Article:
Embark on this historic Hertford town trail and enjoy a unique journey around Hertfordshire’s county town, offering the chance to soak up everything this historically rich spot has to offer…

Setting the scene:

Bursting with beautiful buildings, open spaces and a variety of enticing independent shops, riverside Hertford offers walkers something special at every turn. Take a slow stroll around the Saxon streets of this pretty market town, using Go Hertford’s historic walk guide to soak up all the sights and stories of Hertfordshire’s County Town. Taking place entirely around the picturesque streets of the main town, you needn’t dust off your muddy walking boots for this route. But, we do advise picking up a hot drink from one of Hertford’s many welcoming cafes to keep you warm along the way, if embarking on a gloomy November day!

Key waypoints to look out for:

● The White Hart: This 17th Century pub forms a corner of Salisbury Square - named after the Marquess of Salisbury. In 1994 a water sculpture by William Pye was built in the square, representing the four rivers which flow into Hertford (Beane, Lea, Mimram, and Rib).

● Shire Hall: Arguably the most impressive building in the centre of town, Shire Hall was once the administrative offices for the County and Borough Councils, and now the home of the Magistrates Courts. It was designed in 1769 by James Adam.

● Hertford Castle: Most people picture the Castle when they think of Hertford. The remaining Gatehouse was built in the 15th century, and was the second on this site.

● St Andrew’s Church: While there has been a church with this name at this site since before the Norman Conquest, the building of St Andrews Church that stands here today was built in 1869.

● Number 11 St Andrew Street: Number 11 St Andrew Street was the childhood home of Alfred Russel Wallace, an impressive explorer and anthropologist whose work on evolution was published alongside Charles Darwin.

● McMullen’s Brewery: McMullen and Sons limited is recognised as one of the country’s leading independent brewers. The company was founded in Hertford in 1827 by Peter McMullen.

● The Old Ford: This is believed to be the original ford across the river which gave the town its name. Old Cross was the centre of Hertford in the 10th century.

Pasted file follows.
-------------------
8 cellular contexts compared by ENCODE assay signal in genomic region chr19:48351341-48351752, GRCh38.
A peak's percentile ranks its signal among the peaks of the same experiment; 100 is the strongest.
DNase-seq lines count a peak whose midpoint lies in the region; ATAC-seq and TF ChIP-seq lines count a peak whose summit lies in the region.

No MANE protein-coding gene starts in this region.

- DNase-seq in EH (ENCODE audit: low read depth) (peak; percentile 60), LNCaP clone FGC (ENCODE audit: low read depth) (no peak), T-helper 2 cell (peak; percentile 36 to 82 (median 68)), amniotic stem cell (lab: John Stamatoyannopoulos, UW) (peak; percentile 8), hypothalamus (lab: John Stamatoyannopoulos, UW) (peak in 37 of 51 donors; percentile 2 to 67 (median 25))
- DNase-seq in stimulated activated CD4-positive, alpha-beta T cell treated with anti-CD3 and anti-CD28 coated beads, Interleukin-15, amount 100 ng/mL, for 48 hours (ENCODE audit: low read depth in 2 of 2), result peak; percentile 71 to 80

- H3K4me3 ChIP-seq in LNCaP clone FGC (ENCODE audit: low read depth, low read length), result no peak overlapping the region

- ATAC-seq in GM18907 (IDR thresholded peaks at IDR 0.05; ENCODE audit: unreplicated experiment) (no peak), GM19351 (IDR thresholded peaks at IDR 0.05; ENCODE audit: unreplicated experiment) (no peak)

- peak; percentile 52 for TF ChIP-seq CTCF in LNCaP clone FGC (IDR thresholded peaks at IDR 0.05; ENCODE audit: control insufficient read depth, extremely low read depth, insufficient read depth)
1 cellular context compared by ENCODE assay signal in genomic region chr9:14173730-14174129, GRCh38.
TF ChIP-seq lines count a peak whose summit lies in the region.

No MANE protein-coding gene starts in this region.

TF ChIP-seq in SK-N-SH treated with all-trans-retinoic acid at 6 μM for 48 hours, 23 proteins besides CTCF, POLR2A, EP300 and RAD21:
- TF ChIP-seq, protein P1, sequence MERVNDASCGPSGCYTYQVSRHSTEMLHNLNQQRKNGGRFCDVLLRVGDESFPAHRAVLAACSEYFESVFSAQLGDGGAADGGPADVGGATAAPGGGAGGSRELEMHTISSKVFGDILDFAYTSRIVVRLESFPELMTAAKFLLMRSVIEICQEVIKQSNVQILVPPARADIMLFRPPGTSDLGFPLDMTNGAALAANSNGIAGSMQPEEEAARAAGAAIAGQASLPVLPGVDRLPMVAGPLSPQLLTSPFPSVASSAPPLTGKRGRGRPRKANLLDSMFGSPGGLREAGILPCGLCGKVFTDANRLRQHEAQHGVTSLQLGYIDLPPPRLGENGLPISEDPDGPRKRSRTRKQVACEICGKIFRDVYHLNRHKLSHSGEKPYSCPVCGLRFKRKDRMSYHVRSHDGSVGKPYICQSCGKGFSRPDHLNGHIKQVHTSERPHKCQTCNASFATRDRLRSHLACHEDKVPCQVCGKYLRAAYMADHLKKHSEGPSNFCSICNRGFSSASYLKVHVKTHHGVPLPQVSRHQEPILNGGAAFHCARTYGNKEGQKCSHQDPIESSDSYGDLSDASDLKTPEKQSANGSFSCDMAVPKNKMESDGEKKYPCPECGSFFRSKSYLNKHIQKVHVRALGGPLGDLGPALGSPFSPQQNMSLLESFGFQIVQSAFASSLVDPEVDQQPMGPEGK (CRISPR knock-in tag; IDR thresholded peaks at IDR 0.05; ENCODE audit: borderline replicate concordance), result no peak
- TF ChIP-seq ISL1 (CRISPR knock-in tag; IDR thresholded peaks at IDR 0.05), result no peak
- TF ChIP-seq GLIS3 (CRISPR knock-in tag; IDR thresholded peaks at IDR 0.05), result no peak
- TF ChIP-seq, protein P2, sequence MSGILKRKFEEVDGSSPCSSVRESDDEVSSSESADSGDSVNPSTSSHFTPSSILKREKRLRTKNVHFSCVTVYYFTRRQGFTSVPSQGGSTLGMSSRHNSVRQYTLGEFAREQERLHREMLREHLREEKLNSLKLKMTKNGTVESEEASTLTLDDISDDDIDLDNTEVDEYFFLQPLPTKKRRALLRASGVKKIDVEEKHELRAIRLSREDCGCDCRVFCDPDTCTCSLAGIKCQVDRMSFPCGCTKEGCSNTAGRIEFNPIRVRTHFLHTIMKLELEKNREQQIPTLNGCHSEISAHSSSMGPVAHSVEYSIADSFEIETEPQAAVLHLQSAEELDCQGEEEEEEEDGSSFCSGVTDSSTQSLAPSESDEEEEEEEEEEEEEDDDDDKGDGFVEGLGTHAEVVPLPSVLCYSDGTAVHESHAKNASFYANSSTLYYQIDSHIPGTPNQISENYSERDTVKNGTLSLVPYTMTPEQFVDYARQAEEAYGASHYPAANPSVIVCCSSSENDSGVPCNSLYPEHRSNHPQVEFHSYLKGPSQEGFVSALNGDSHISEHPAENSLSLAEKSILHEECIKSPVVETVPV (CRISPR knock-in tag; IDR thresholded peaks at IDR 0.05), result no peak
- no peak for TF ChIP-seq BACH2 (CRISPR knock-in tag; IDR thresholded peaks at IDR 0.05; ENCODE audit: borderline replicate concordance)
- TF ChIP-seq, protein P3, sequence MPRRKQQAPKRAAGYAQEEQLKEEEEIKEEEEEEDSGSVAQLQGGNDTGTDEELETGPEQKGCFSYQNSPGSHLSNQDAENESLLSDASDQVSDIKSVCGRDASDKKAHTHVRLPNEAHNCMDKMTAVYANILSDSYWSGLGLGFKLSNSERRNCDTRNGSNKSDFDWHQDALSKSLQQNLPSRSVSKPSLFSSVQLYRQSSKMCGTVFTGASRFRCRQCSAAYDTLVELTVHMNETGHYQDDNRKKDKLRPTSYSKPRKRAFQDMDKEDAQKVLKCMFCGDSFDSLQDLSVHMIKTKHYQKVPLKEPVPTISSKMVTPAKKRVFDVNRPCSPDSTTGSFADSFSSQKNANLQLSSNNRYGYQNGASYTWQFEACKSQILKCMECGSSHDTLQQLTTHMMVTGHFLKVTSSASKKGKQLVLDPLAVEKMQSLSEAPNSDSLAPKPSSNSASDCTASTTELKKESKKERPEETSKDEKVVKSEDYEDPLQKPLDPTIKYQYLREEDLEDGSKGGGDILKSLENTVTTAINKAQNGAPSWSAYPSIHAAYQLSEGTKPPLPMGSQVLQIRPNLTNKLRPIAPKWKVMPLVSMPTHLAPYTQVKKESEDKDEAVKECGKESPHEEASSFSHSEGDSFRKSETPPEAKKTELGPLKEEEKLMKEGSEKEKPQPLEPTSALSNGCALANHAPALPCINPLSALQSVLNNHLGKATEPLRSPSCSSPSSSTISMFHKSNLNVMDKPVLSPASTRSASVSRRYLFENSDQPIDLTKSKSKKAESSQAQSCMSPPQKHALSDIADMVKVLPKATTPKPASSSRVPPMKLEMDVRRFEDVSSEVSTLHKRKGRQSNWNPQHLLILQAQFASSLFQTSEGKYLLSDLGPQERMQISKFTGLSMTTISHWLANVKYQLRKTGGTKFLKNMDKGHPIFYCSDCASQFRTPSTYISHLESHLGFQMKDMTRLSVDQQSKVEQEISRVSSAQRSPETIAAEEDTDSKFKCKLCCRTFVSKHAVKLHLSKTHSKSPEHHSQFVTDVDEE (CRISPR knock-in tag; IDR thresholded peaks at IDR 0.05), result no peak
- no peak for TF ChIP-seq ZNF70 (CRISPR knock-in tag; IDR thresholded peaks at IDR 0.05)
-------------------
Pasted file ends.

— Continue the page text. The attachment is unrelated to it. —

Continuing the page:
● Beadle House: Beadle House, of Queen Anne period, was one of the homes of the Dimsdale family who are still famous locally. Dr Thomas Dimsdale used smallpox inoculation on the Russian Royal Court and was granted the title of ‘Baron of all the Russians’.

● Hertford Museum: While the building dates back to 1610 the frontage is from the 18th century. Explore the museum if you have time and discover to its rear a charming period garden.

● Folly Island: Across the bridge lies an area of Hertford known as Folly Island. The ‘island’ was called Bray’s Folly in 1766. The houses here were built between 1866 and 1893. It became an island when a millstream was dug through in the late 11th Century.

● Bluecoats: Look at the two figures above the gates to what was once Christ’s Hospital School. This establishment for children dates back to 1682, providing overspill education ‘for the recovery of their health by the benefit of the air’.

● The Friends Meeting House: The Friends Meeting House in Railway Street is the oldest of its kind in the world, still used as a place of worship. It’s open to the public at certain times throughout the year, with music concerts held there regularly.

● The Salisbury Arms: Take a moment to admire the beautifully decorated Salisbury Arms. The plaster work seen on the façade is called pargetting. Inside, you’ll be met with a beautiful Jacobean staircase. Cromwell and Fairfax stayed here before putting down their own army mutiny in 1647.

● All Saints’: The Church of All Saints with St. John’s was burnt down in 1891. The current building opened in 1895. Notice the wrought iron gates on both sides of the new dual carriageway which were erected to enable the assize judge to process from the Church to the assize Court at the Shire Hall.

Make a day of it:

You needn’t travel far from this walking route to extend your day out in Hertford, with our recommendation being one of the trail’s very own waymarked hotspots! A place for those who love tiny detail and hidden stories, explore over 100,000 objects and artefacts relating to the history of East Hertfordshire and the surrounding parishes at Hertford Museum. From prehistoric fossils to Roman statues and coins, the museum is open for families and individuals to scan the shelves, and explore the garden and exhibits free of charge.

Perfectly-placed pub:

Another hotspot straight from today’s walking route! Once you’ve soaked up all of Hertford’s rich history, why not settle in for a well-earned refuel at The Salisbury Arms? Picture mottled leather, wooden panelling, beams, open fires, and every other aspect of a truly quintessential pub! Offering a selection of the very-best British dishes in season, it would be rude not to stay around for a long and leisurely lunch here…

Find out more about The Salisbury Arms, or peruse the menu at: salisburyarmshotel.co.uk

Steps, stats, and stiles:

The entirety of this walking route takes place around the main town itself, covering an area of less than 1 square mile. The route is pathed throughout, making it easily accessible for wheelchairs, pushchairs, and dogs.

Route followed:

For this month’s walk we followed the ‘Discover Hertford Historic Walk’ route on the Go Hertford website gohertford.co.uk/files/downloads/Discover-Hertford-Historic-Walk.pdf.